BRUSSELS: Leaked documents from the European Commission’s review of the EU F-Gas Regulation reveal a much-needed shake-up in the way Europe regulates hydrofluorocarbons (HFCs), powerful global warming gases hundreds to thousands of times more potent than carbon dioxide (CO2).
The proposed new HFC regulation will help stimulate Europe’s green economy by banning HFCs in large commercial and industrial refrigeration systems.
Other sectors highlighted as suitable candidates for bans by a previous Commission-funded study are omitted – including stationary air-conditioning, foams and fire suppression. These sectors are covered by an economy-wide phase-down, which intends to gradually reduce HFC consumption to 21 per cent of current levels by 2030.
However, the London-based Environmental Investigation Agency (EIA) questions the ambition of the phase-down and the lack of clear market signals for companies providing climate-friendly alternatives in the growing sector of air-conditioning.
“We welcome the draft proposal as a step in the right direction but it clearly doesn’t go far enough and could easily be seriously diluted if the lobbyists currently working behind the scenes for the HFC industry get their way,” said EIA Senior Campaigner Clare Perry.
“The Commission’s own analysis shows that most sectors can ban HFCs in new equipment by 2020 or earlier and there is therefore no reason not to propose bans in all these sectors. There are many more low-hanging fruits to be picked.”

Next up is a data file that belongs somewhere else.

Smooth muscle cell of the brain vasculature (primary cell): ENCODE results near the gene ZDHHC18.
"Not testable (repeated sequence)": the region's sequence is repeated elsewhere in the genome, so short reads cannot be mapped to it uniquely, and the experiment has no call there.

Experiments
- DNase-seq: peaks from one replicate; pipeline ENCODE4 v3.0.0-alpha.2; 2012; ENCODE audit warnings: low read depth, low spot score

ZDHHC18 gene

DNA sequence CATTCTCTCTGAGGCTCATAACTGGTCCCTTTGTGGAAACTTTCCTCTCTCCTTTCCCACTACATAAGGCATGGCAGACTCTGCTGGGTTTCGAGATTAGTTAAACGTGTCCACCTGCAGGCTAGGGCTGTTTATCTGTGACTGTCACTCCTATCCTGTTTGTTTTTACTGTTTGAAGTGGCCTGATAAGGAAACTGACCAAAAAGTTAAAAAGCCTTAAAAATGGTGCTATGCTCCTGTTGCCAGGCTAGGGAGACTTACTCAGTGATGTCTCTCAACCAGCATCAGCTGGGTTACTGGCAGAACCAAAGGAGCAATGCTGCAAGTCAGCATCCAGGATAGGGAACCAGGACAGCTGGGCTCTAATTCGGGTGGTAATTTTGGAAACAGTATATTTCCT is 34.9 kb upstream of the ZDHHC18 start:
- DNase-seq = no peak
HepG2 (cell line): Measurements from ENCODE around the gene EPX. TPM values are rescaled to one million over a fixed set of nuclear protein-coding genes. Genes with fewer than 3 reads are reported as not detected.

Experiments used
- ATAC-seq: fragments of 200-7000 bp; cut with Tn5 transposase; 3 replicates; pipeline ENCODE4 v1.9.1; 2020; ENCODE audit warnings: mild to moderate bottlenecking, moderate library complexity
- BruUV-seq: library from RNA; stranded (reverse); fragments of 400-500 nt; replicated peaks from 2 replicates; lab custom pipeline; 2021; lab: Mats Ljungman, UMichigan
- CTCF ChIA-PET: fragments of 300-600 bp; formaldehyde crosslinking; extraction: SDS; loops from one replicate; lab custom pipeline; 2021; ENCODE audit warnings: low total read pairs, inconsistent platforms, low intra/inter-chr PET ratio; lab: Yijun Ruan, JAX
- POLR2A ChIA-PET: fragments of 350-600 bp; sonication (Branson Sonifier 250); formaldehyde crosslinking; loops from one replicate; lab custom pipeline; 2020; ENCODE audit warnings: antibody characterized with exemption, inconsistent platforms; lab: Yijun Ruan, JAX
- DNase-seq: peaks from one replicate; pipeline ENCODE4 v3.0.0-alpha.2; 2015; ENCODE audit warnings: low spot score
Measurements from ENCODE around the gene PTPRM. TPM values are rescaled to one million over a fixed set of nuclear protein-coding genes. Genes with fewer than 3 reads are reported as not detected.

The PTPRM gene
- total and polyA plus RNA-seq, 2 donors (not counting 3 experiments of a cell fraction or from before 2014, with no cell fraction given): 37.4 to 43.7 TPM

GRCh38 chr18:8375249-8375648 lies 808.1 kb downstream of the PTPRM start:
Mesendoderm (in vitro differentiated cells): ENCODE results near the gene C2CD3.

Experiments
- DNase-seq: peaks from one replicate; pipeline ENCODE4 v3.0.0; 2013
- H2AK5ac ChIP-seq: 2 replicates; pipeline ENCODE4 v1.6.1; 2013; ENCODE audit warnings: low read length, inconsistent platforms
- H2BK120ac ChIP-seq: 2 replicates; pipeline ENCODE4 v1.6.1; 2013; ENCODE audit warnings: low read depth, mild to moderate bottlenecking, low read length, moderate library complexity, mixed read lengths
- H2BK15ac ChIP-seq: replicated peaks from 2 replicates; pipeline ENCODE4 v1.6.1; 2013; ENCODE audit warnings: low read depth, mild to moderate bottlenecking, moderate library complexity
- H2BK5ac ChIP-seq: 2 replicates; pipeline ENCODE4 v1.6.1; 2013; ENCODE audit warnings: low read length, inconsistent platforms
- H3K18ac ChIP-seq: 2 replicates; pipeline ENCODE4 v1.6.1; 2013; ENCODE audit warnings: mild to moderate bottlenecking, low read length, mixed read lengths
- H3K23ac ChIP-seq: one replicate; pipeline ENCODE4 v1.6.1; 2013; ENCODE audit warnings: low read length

While NGOs and companies producing HFC-free alternatives are backing sectoral bans, the HFC industry as represented by the European Partnership for Energy and Environment (EPEE) has made clear its opposition to any bans – not surprisingly, it prefers a gradual phase-down that will allow the flexibility for industry to continue marketing and profiting from HFCs.
EIA Campaigner Alasdair Cameron said: “EPEE is an organisation dominated by producers of HFC-based equipment and HFCs themselves and it will hardly favour banning HFCs. To paraphrase Einstein, the problems we face in the F-Gas Regulation will not be solved by the same minds that created them.”
“This revision is a chance to make up for lost ambition, and the only way to do that is to ban these super greenhouse gases when no longer needed. We are looking to the Commission to stand firm against the scaremongering of the HFC industry and its lobbyists, not cave into it as the world watches.”
Interviews are available on request: please contact Clare Perry at email@example.com or telephone +34 664 34 8821.
1. The Environmental Investigation Agency (EIA) investigates and campaigns against environmental crime and abuses.
2. Read and download the Corporate Europe Observatory (CEO) report Climate bombs called HFCs: How the industry lobby is trying to block a phase-out of super greenhouse gases in Europe’s refrigeration and air conditioning systems here.
3. Read and download EIA’s report Chilling Facts IV: HFC-Free Cooling Goes Mainstream here, the fourth annual supermarket survey published by EIA.
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